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Yushin Blog/Podcast Blog Tools Rate This Blog
Creation Date: 02-24-2015 09:59 AM
The AikiWeb home of the Yushin Blog and the AikiCast Podcast
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Status: Public
Entries: 9
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Views: 43,142

In General Pre-incident indicators of Violence Entry Tools Rate This Entry
  #5 New 02-26-2015 05:47 AM
The topic of self-defense is very large and multi-faceted. The last post on the topic talked about self-defense potentially being viewed as 'a recovery from stupidity' or, at least, a recovery due to a lack of awareness. I mentioned something called Pre-Incident Indicators (PINs) to violence and expanding one's awareness to become better at identifying the PINs as a better means of self protection than trying to cram a bunch of physical techniques into your brain hoping they'll be available to you in the event of an attack. You can listen to the companion AikiCast Podcast on this topic called Using Intuition for Self Defense and Supercharged Success here..

Awareness itself is kind of a benign word…it doesn't conjure up images of back alley brawls and high kicks so its not that glamorous. When most people hear the word 'awareness', ironically, I believe they tune out and become less aware of whats being said. The awareness I'm talking about is the razor sharp sensory development that comes through training and through understanding what the dangers are. It's the trusting of your intuition and engaging all of your senses to employ one of the most effective and devastating self protection systems known to man. The PINs, or Pre-Incident Indicators are the clues and cues that are always present leading up to violence.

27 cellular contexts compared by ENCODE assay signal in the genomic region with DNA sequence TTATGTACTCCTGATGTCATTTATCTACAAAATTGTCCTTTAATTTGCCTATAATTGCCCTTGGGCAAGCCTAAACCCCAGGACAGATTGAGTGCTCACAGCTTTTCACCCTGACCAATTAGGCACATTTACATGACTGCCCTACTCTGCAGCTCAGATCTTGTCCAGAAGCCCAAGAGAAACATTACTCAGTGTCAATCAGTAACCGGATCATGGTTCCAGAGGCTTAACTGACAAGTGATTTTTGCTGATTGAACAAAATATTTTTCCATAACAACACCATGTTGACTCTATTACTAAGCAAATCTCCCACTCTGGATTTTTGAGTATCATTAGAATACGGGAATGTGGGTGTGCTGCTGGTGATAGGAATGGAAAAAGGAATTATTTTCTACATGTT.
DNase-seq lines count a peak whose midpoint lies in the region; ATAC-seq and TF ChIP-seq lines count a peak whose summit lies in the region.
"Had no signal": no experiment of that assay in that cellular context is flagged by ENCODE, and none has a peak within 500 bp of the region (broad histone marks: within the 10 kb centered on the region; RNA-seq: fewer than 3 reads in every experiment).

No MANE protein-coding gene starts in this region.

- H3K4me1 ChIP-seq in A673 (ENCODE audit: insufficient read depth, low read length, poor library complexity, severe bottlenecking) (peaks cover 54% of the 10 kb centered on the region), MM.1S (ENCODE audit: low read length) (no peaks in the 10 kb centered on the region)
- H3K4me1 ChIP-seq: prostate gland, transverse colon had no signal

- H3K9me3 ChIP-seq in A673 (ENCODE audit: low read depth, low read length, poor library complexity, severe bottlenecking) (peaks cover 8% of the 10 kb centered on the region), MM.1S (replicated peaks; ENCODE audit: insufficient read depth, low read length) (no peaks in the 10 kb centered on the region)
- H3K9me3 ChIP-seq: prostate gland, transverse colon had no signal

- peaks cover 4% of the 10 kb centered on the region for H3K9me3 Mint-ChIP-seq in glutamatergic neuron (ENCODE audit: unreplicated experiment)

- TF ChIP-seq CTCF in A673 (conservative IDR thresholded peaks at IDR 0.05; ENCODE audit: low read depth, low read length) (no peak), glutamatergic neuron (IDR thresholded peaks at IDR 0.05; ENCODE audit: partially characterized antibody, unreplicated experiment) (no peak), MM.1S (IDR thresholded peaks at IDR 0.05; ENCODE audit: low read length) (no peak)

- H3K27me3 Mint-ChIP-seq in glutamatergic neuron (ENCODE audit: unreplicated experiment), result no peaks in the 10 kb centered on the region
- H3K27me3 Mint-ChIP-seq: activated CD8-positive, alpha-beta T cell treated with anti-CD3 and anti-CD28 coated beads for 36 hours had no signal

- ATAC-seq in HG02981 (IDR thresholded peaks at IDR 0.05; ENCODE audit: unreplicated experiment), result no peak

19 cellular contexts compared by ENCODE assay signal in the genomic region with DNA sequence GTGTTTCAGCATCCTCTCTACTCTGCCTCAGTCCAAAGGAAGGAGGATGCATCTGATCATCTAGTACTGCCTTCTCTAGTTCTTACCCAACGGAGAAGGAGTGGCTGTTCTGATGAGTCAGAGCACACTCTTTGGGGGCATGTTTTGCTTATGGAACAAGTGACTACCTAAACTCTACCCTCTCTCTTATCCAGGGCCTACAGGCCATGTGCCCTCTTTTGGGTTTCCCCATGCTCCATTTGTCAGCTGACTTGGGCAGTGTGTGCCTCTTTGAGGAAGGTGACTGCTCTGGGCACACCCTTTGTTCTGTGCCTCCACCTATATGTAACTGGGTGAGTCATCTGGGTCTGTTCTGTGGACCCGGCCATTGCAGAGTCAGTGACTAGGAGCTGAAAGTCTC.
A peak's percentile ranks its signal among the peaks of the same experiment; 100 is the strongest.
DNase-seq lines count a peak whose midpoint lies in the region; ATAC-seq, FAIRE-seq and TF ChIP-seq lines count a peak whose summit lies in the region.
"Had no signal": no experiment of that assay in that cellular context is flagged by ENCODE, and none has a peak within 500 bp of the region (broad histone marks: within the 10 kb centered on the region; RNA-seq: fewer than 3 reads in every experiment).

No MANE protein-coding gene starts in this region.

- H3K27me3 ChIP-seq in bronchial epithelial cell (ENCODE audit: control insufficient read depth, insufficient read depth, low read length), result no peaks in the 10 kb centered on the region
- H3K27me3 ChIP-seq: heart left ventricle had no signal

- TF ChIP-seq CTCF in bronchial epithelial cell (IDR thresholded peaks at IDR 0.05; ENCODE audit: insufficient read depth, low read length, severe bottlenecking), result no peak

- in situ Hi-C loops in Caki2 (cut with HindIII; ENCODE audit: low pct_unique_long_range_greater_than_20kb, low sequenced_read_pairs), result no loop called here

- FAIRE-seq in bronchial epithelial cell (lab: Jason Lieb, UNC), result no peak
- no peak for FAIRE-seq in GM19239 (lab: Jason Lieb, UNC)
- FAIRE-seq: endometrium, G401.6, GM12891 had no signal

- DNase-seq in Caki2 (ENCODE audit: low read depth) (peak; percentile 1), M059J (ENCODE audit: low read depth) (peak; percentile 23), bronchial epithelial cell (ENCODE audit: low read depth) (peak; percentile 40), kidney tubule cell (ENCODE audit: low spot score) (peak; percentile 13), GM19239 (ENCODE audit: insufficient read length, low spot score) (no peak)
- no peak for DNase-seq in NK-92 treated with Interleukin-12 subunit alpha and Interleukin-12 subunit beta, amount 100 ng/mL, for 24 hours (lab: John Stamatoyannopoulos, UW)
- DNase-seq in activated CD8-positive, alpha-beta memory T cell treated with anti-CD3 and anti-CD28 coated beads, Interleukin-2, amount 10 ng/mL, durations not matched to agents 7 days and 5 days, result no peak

PINs, pre-incident indicators can be thought of like bread crumbs. They're the bread crumbs that police investigators look for to help solve a crime. They're the bread crumbs, however big or small, that anybody could use to determine what lead up to something occurring. Of course, there are Post Incident Indicators as well, but Post means its too late. If somebody is investigating the Post-Incident Indicators of an event they are likely drawing a chalk outline around a body or, at the very least, visiting somebody in the hospital to take a statement. The Pre-Incident Indicators of violence are, therefore, much more important to become aware of so as to avoid the post investigation and aftermath.

PINs are those clues that are out there…out in the future…that give us vital information with which to make decisions and could potentially prevent a victimization. So how do these clues, these PINs, present themselves prior to an attack or a situation that we would hope to avoid?
PIN's are anything that can be tied back to an incident and seen as a lead up to its eventual occurrence. A useful PIN for avoiding a potential attack might be learning to recognize the many ruses criminals use to gain confidence and access to ones home, car, or even just your personal space. I'll do a separate article and podcast on several of the common ruses used and how to identify them but just know that you are familiar with them and will recognize them when you hear them.